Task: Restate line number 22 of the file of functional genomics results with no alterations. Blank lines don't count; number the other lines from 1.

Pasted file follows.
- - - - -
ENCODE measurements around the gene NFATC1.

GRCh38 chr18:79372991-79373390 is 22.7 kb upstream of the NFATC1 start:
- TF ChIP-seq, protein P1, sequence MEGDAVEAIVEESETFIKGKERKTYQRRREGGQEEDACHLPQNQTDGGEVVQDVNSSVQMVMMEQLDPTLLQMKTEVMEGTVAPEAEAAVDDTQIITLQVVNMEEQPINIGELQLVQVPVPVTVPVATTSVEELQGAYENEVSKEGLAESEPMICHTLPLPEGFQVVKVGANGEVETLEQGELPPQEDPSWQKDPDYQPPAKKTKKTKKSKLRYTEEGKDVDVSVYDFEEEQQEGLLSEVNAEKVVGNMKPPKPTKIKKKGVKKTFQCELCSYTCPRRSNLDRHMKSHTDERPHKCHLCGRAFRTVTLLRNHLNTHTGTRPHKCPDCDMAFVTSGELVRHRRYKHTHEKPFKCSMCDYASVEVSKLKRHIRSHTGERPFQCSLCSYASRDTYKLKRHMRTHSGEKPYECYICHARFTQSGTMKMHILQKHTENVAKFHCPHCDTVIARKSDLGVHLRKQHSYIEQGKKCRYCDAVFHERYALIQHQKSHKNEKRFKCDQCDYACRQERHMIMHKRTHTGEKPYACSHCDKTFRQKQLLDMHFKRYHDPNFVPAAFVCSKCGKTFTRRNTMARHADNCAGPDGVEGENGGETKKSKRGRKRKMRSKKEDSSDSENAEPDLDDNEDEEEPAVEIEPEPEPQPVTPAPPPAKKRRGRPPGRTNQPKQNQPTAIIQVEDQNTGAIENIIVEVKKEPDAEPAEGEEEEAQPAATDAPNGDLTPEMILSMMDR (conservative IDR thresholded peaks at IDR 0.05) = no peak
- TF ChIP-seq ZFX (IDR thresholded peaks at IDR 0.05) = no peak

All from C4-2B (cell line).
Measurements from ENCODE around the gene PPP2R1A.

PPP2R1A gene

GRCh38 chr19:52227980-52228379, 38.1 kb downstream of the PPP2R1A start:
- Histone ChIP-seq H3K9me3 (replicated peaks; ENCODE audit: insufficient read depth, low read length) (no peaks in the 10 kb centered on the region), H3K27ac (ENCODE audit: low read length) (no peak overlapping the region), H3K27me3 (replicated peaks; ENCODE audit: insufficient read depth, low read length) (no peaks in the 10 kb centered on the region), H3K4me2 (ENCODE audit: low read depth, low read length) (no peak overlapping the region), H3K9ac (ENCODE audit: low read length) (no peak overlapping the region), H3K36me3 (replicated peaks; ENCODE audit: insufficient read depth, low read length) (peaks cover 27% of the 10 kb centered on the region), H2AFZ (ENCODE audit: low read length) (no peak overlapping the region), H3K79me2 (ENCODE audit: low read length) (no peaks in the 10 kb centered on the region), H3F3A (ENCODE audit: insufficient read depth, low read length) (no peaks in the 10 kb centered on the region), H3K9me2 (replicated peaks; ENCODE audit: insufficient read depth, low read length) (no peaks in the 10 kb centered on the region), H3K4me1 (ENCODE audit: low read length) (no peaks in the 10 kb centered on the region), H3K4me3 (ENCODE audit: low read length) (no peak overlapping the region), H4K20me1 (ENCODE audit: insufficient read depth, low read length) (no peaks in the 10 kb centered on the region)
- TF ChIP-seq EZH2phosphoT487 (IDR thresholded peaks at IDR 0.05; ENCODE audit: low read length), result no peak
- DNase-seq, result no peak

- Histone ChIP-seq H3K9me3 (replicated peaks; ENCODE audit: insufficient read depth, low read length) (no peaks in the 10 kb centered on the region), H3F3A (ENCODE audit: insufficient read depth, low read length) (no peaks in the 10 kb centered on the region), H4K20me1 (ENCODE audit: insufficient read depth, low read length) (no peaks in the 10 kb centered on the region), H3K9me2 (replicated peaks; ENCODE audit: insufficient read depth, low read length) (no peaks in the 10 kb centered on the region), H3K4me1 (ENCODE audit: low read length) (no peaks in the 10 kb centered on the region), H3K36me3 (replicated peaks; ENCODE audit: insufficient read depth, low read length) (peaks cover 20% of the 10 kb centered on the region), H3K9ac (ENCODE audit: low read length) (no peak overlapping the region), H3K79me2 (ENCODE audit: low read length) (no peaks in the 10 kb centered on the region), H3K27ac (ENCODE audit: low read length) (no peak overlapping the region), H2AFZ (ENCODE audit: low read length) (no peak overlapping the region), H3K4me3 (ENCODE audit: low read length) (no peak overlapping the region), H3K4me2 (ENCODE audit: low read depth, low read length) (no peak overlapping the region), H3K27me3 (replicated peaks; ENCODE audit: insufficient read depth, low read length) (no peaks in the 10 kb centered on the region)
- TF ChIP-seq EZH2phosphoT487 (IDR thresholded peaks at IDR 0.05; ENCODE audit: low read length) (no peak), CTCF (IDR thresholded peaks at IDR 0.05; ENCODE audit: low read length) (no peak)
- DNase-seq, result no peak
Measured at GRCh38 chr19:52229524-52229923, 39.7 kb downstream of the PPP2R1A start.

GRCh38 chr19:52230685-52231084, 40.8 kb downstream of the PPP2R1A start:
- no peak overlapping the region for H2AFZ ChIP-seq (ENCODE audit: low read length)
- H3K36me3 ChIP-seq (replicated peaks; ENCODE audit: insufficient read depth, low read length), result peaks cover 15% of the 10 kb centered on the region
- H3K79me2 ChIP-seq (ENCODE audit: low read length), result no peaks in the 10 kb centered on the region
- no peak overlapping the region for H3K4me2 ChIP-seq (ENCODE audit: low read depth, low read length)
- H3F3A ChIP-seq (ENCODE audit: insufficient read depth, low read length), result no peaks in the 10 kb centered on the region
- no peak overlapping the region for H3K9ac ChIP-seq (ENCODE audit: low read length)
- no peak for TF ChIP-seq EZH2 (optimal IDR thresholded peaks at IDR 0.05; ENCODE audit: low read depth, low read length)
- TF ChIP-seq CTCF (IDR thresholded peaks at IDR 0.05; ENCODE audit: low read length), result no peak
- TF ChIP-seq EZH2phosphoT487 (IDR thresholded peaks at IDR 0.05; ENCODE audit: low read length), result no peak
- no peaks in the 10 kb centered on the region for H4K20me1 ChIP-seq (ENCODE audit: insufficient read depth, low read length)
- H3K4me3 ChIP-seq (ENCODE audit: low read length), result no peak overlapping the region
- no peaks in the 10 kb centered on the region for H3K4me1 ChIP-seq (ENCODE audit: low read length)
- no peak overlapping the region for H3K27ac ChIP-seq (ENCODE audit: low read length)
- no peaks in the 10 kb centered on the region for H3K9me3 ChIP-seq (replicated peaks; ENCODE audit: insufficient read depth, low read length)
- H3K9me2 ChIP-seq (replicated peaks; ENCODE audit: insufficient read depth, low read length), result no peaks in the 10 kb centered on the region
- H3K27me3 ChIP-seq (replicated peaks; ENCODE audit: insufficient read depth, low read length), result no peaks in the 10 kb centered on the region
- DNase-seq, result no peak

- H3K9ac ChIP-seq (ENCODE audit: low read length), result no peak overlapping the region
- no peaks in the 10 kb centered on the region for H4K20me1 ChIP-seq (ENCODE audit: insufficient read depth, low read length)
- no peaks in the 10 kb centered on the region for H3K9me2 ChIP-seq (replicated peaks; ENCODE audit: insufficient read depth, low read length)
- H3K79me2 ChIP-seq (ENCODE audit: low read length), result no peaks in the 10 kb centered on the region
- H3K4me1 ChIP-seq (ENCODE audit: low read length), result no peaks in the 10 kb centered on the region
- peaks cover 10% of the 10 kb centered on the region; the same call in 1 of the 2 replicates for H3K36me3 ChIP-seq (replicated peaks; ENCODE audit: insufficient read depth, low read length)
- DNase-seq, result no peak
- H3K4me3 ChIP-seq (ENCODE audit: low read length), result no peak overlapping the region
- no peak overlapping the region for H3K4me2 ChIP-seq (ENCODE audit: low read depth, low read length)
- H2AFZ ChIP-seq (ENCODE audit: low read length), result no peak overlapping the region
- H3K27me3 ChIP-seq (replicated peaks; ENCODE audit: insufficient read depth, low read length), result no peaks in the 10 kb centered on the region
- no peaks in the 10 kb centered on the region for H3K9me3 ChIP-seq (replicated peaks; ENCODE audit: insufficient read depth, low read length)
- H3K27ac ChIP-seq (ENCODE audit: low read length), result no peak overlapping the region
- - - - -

- no peak overlapping the region for H3K9ac ChIP-seq (ENCODE audit: low read length)